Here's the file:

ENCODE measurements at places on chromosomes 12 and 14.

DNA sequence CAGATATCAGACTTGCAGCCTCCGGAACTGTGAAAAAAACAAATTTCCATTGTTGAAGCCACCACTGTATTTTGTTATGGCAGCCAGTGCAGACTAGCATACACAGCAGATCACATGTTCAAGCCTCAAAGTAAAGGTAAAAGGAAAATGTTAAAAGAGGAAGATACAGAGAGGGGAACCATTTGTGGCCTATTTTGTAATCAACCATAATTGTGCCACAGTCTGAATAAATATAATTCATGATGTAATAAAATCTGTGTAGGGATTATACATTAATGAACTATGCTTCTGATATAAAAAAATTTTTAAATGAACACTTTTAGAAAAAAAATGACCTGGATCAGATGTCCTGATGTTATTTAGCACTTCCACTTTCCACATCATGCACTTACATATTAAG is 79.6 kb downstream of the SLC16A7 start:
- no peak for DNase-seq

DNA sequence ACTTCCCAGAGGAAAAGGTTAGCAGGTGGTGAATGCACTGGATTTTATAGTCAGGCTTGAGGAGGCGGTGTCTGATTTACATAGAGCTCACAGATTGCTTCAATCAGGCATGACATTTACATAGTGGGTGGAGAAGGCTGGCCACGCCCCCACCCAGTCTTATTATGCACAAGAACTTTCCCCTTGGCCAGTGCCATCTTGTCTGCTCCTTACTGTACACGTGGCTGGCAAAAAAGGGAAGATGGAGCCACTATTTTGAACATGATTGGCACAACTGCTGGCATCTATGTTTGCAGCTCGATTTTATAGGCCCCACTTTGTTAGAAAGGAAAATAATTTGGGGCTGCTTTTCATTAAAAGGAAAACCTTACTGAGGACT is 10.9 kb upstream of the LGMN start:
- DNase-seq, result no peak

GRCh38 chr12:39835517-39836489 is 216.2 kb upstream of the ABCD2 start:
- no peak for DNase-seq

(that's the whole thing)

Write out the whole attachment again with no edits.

ENCODE measurements at places on chromosomes 12 and 14.

DNA sequence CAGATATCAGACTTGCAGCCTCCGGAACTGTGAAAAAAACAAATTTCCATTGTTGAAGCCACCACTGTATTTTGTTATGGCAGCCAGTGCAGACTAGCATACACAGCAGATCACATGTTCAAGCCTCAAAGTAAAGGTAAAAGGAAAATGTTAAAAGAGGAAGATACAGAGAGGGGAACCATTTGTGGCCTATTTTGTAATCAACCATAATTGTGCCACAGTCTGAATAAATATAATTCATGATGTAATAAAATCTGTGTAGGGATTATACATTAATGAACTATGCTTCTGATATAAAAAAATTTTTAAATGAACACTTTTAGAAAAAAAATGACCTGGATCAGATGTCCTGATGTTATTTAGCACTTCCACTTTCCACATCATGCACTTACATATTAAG is 79.6 kb downstream of the SLC16A7 start:
- no peak for DNase-seq

DNA sequence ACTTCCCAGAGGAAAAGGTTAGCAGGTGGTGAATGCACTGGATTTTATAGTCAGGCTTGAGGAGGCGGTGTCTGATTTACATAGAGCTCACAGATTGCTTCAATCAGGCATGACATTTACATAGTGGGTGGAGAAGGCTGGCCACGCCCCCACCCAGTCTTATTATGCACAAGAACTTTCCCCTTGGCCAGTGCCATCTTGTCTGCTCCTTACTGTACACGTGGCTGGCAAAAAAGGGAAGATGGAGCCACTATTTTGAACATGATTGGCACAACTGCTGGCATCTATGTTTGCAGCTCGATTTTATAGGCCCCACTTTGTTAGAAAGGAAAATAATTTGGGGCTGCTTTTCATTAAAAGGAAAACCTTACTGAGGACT is 10.9 kb upstream of the LGMN start:
- DNase-seq, result no peak

GRCh38 chr12:39835517-39836489 is 216.2 kb upstream of the ABCD2 start:
- no peak for DNase-seq